Megan Schellong / Mustang News

Update 1:27 p.m. Wed., March 8:

On Tuesday, March 7 San Luis Obispo City Council voted unanimously in a 5-0 vote to repeal the Rental Housing Inspection Program. Council members had informally voted against the program at the town hall meeting in February. Tuesday’s meeting marked its formal repeal.

Original story: 

City Council voted to eliminate the mandatory inspections of the Rental Housing Inspection Program Thursday, according to council woman Andy Pease.

Roughly 180 members of the community gathered at the San Luis Obispo Veteran’s Hall Thursday evening to discuss the direction of the current Rental Housing Inspection Program.

“What we’d like to see instead is a program that is based on a more robust complaint mechanism and education for tenants and landlords on health and safety,” Pease said.

The goal of the meeting was to bring together members to share ideas. However, little progress was made for the first two hours of the event, and residents gradually left 45 minutes into the forum.

“It definitely hasn’t gone where I hoped,” councilman Aaron Gomez said while the discussion split into groups to develop ideas to present to the council.

For the first hour, a moderator initiated a series of questions through a powerpoint that asked residents to discuss what they’d like to see come out of the meeting and how to communicate with each other. When given the microphone, some residents questioned the amount of time taken to advance the conversation toward policy changes.

“It was a complete failure because many residents left before public comment. The main reason to have this meeting is to hear the public,” Dan Carpenter, former San Luis Obispo councilman and local resident, said.

Public comment did not occur until two and a half hours into the event when nearly 50 percent of the attendees left.

The majority of those present lived in San Luis Obispo for at least 20 years. Less than 10 Cal Poly students showed up.

Only one Cal Poly student remained during the wrap-up of the public comment where he expressed that he’d like to see more resources available to students regarding their rights as tenants. Other community members, including Cal Poly graduate Paul Rys, agreed.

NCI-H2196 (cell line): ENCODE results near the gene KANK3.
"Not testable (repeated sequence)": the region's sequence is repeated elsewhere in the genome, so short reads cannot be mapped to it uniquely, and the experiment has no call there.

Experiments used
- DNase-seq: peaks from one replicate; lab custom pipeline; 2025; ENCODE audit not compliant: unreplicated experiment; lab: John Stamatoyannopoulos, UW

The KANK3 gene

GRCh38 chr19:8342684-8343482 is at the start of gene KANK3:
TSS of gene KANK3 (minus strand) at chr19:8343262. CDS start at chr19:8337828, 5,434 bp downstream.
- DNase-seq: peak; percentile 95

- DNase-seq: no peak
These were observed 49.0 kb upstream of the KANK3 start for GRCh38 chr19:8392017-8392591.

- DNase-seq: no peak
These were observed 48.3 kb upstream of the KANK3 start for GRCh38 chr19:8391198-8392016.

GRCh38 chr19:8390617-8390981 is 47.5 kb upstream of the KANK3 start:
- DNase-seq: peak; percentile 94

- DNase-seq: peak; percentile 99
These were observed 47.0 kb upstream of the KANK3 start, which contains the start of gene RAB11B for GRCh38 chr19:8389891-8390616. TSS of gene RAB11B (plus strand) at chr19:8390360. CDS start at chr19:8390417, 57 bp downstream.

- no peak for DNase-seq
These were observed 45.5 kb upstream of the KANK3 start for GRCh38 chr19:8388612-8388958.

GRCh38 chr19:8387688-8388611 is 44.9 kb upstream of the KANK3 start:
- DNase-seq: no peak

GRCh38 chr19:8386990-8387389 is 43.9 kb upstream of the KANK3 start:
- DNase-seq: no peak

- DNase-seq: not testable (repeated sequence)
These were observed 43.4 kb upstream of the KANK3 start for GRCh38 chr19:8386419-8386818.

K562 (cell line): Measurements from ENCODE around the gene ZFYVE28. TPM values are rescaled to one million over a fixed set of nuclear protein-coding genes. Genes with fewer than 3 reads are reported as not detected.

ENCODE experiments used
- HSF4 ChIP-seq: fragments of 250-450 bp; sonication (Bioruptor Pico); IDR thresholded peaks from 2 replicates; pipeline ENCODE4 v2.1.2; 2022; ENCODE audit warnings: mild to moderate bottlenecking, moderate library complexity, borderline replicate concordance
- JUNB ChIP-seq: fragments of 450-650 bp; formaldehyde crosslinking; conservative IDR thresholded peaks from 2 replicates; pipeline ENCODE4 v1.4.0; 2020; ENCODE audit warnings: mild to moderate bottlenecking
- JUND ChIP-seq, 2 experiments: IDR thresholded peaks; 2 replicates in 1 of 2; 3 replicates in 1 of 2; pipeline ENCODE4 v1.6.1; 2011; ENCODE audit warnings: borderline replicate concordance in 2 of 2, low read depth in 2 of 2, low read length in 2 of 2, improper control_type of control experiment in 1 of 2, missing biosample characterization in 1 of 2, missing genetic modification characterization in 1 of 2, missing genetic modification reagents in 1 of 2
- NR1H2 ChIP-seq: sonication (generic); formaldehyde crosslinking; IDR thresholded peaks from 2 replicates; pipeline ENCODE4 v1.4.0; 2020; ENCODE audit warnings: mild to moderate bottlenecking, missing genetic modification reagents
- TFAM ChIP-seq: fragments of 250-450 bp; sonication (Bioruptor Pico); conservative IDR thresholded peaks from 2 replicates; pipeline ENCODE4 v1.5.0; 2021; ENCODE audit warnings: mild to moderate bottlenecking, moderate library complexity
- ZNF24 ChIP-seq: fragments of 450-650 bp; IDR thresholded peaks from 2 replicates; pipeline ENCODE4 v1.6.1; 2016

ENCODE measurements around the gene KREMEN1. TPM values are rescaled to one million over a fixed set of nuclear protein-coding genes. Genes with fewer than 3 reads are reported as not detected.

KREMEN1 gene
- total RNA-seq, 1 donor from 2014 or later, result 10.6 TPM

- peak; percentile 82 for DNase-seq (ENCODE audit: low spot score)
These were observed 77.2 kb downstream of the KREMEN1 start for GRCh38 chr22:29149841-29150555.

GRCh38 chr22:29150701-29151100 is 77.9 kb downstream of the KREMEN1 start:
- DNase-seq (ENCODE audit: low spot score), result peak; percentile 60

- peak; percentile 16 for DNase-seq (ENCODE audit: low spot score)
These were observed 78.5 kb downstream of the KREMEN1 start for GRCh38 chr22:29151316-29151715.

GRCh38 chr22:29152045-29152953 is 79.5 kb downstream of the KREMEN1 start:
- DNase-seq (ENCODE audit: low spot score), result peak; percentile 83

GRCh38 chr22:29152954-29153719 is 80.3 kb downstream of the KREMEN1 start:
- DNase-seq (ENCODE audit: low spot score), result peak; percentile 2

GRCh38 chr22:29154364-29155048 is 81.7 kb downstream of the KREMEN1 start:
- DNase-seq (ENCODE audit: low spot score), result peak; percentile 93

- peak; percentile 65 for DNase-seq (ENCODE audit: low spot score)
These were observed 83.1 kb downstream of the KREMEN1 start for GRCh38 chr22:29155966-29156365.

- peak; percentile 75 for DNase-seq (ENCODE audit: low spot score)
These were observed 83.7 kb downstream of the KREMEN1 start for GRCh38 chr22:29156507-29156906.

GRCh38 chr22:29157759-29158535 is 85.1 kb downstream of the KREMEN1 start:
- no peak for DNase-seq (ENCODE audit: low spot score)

“Students have the right to opt out of the program as tenants and the City of San Luis Obispo hasn’t communicated that,” Rys, a small-time property manager, said. “The students have been deliberately not informed.”

Carpenter also said that some of the Rental Housing Inspection Program was unfairly targeted to students.

“In my opinion, the non-student residents’ motivation for the program was to drive students out of neighborhoods,” Carpenter said.

Students, specifically those from Cal Poly, were addressed frequently in the proposal section of the evening. Rys mentioned it’s not the responsibility of the city to provide housing for students, but rather Cal Poly’s. He and other residents suggested looking at what other universities do in terms of city-student housing relations.

Toward the end of the discussion, members brought forth their ideas about where they see the housing program going. Many stated that they simply wanted to repeal it, making modifications along the way, including education programs for tenants.

After all the proposals were brought forth, the city council voted to repeal the Rental Housing Inspection Program. City council’s next meeting on February 21 at 4 p.m. in the Council Chamber at 990 Palm St.

City Council will adopt a formal ordinance to repeal the Rental Housing Inspection Program on March 7, according to council woman Andy Pease.

Note: A previous version of this article stated that a final decision on the Rental Housing Inspection was not made. It has been updated to read that the Rental Housing Inspection was repealed. A previous version of this article stated that city council voted to repeal the Rental Housing Inspection Program. It has been updated to read that the Rental Housing Inspection Program will be formally repealed March 7. 

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